OverviewMany forms of activism live within the margins of conventional strategies such as marching, speaking out, and fighting for one's political representatives. This book of essays highlights, celebrates, and broadens the vision of activism to include the intersection between people and the social and political world, while encouraging dialogue across diverse viewpoints and exhorting psychology to become a social-change agent. The author deconstructs racism by looking at white denial and divergent views of Dr. Martin Luther King, Jr., and he deconstructs sexism by critiquing the diet industry and the way women feel about their bodies. He brings this same psychological eye to understanding societal problems, national celebrities, and popular psychology's failure to create sustainable change. Whether used in a classroom or with a group, a friend, or alone, this book provokes critical thinking, feeling, and dialogue.
Reviews"Teacher, counselor, and attorney David Bedrick is the ideal guide to lead us through new doors of activism . . . Revisioning Activism helps us critically think and feel through a world in need of individual and social change, bringing depth, brilliant insights, and new strategies to heal ourselves and the world around us." —Arnold Mindell, Ph.D., author, Quantum Mind
"Revisioning Activism takes us into uncharted territories and breaks through the classical boundaries of politics, health, spirituality, and social divides, with an incisive underlying and unifying vision of these disturbances making us more whole." —Max Schupbach, Ph.D., President of Maxfxx and the Deep Democracy Institute
"With unflinching courage, Bedrick looks at tough issues—sexism, racism, anti-Semitism, and homophobia—and doesn't just challenge us to see how society and psyche are intertwined, but provides solutions . . . In this way, Bedrick truly revisions activism. He doesn't only call for a better world; he gives us a bridge to get there, offering us powerful new ways of thinking and doing to make the world he's envisioning." —Julie Diamond, Ph.D., author, Power: A User's Guide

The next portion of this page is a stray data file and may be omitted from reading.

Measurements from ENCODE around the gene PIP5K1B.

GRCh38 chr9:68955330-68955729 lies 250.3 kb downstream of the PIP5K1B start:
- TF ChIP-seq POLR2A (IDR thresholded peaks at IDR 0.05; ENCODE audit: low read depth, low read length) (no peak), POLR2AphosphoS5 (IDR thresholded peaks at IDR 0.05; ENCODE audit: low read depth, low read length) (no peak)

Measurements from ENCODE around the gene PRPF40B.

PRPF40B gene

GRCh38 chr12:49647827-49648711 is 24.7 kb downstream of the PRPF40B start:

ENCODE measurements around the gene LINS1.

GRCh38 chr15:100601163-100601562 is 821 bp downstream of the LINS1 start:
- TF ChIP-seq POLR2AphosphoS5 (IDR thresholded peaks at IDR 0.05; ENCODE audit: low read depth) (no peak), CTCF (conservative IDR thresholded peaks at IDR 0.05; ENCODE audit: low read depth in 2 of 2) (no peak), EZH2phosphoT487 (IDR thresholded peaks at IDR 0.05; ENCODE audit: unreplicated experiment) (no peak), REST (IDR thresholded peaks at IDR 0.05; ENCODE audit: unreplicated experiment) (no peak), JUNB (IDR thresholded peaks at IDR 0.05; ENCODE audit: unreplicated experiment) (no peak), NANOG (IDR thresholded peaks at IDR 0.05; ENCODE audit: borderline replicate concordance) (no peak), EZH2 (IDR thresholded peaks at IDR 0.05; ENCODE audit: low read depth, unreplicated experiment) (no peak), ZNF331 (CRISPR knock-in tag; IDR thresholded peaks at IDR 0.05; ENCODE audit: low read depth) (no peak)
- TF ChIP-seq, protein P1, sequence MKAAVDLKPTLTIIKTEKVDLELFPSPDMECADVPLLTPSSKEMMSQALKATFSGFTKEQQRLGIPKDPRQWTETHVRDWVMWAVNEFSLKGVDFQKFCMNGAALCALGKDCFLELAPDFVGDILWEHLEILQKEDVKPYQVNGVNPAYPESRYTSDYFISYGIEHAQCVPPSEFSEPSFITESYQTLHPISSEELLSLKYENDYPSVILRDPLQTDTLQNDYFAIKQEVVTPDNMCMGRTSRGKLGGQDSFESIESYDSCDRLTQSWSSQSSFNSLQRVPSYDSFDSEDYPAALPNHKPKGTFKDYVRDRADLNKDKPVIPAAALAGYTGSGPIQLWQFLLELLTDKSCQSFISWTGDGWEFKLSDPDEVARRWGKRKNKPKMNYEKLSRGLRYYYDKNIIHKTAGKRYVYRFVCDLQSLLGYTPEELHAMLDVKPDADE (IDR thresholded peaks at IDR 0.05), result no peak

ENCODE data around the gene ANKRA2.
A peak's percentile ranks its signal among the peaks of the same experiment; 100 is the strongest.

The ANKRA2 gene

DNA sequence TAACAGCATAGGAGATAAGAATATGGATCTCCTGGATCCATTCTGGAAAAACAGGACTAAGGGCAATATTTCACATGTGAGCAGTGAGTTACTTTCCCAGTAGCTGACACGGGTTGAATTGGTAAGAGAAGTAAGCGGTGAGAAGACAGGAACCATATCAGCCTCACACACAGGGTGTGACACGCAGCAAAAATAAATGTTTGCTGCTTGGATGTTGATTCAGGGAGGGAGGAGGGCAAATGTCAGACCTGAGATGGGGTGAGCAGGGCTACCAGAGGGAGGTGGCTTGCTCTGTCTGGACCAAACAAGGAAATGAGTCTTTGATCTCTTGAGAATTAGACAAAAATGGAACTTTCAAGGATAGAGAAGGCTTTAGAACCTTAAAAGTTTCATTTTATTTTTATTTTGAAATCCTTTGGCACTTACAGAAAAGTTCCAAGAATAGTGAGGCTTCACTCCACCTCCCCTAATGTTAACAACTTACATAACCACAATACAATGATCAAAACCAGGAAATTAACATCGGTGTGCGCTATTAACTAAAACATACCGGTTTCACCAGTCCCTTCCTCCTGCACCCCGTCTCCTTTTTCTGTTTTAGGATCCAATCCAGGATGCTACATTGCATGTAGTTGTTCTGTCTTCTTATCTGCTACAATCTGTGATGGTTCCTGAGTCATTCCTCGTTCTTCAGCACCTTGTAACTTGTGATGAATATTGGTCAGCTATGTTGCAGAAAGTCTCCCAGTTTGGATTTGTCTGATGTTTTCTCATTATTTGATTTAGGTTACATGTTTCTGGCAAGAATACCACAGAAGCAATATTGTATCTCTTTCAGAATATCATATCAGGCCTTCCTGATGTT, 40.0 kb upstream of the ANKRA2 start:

"Revisioning Activism is a rare read that reveals the essential connections between individual psychology, social history, and societal marginalization. These essays provide a needed education as to how marginalized groups are targets for projection and systemic annihilation, and compromise everyone's mental health." —Dawn Menken, Ph.D., author, Raising Parents, Raising Kids
"David Bedrick has a refreshing and often underappreciated understanding of what it takes to achieve greater success with weight loss and healthier living . . . His years of experience and passion for the topic will certainly yield incredible results." —Adam Putschoegl, M.D., Fellow, Pediatric Cardiology, Mayo Clinic
"Whether discussing gender, race, body image, or sexual inequality, [David Bedrick] speaks to the heart of the matter and impresses upon us the strength of overcoming our own inner 'Goliath.' Rather than running from our fear, frailties, and so-called flaws, Bedrick empowers us to find the wisdom in our wounds and use it to our advantage." —Crystal Andrus Morissette, founder, S.W.A.T. Institute
Author BiographyDavid Bedrick, J.D., is a teacher, counselor, attorney, and organizational consultant, having taught in organizations including the U.S. Navy, 3M, the American Society of Training and Development, and the Process Work Institute. As a practitioner of process-oriented psychology, a branch of Jungian psychology, he has worked with groups, couples, and individuals for more than 20 years. He is the author of Talking Back to Dr. Phil. He lives in Santa Fe, New Mexico.